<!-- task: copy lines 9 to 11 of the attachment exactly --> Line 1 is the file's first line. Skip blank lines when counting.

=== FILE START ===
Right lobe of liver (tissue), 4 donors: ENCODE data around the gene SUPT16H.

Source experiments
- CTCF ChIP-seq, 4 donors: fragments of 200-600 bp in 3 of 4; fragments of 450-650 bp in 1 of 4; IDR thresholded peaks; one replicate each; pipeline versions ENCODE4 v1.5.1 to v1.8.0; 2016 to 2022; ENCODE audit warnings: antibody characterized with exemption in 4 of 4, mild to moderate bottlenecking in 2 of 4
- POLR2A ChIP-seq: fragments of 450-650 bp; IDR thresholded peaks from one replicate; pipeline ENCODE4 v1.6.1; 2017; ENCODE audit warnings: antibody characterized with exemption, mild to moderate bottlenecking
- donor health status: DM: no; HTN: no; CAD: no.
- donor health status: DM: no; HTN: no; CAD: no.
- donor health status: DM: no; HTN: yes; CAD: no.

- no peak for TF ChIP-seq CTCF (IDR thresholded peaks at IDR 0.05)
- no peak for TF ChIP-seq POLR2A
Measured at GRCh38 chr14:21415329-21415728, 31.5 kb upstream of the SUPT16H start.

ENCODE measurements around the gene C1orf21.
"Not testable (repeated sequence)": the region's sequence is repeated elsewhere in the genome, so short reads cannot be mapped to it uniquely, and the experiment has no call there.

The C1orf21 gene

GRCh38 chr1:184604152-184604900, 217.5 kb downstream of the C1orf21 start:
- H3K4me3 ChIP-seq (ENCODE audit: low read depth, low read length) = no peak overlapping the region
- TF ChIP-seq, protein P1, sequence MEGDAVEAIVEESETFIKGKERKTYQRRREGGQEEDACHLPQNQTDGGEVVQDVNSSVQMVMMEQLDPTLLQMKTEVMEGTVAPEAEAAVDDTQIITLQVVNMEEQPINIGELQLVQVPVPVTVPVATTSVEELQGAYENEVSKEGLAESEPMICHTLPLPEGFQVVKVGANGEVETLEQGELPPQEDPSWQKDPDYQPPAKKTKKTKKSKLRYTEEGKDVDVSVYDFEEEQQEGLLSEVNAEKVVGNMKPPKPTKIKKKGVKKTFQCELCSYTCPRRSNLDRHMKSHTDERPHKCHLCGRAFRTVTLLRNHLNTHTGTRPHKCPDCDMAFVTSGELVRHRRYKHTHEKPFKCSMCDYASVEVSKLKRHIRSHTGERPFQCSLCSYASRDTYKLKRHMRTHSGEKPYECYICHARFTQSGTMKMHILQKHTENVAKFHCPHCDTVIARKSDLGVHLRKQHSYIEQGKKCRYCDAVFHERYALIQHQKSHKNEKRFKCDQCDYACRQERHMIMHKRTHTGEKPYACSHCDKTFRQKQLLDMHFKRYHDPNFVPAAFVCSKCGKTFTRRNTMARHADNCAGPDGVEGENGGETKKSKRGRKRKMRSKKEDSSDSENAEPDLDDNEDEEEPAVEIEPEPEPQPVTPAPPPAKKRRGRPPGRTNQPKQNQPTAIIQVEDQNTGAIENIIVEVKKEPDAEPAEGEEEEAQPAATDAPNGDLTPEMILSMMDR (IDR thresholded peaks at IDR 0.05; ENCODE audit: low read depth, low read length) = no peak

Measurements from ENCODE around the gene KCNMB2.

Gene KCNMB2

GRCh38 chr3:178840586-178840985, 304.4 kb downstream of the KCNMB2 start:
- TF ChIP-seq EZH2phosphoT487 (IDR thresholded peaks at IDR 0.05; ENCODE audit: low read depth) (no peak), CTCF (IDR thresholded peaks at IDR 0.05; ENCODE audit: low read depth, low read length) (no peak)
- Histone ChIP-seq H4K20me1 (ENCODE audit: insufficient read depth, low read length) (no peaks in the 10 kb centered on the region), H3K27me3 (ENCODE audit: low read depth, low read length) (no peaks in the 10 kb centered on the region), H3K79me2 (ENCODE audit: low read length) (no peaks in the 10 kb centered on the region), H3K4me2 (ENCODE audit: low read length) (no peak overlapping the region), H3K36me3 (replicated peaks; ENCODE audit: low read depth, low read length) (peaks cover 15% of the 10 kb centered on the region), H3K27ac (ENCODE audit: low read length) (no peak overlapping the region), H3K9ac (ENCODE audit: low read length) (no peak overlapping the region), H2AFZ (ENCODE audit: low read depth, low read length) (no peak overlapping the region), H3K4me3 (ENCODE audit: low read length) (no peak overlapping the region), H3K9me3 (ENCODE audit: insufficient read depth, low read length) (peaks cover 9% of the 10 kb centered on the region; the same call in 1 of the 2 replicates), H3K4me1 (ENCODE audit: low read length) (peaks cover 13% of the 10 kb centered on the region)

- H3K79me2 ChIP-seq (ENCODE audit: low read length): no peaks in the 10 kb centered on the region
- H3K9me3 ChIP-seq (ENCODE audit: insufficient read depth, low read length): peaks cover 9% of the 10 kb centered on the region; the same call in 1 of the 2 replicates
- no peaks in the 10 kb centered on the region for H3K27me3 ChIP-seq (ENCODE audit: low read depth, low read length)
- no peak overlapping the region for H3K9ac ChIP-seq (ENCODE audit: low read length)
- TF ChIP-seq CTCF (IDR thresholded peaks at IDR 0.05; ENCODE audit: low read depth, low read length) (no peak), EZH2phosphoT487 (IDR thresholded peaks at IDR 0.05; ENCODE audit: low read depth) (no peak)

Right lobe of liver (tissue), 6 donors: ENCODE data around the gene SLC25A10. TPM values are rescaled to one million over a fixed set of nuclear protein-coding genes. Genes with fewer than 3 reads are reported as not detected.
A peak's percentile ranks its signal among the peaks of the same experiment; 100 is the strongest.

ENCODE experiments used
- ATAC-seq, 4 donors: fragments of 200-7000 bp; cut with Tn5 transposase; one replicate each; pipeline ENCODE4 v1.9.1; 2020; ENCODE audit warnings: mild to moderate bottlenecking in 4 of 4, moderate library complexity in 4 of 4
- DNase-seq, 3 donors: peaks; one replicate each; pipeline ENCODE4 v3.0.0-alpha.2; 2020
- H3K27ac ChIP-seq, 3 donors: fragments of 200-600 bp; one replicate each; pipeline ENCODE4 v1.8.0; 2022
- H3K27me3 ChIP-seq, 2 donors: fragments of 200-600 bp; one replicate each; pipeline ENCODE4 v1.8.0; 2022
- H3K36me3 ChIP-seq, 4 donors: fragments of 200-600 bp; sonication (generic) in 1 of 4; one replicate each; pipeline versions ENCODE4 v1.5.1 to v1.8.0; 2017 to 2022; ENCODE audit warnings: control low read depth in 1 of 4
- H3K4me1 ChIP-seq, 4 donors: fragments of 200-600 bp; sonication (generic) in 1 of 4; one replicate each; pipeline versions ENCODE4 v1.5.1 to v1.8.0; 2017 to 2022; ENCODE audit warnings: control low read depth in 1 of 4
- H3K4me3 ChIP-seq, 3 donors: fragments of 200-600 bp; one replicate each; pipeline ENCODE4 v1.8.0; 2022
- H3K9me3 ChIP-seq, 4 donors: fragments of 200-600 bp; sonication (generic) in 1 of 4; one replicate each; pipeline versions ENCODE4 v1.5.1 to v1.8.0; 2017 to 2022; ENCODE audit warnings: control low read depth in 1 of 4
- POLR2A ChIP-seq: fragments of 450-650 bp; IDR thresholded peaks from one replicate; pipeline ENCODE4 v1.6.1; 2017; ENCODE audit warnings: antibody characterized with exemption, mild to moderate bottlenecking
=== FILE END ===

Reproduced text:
- no peak for TF ChIP-seq POLR2A
Measured at GRCh38 chr14:21415329-21415728, 31.5 kb upstream of the SUPT16H start.

ENCODE measurements around the gene C1orf21.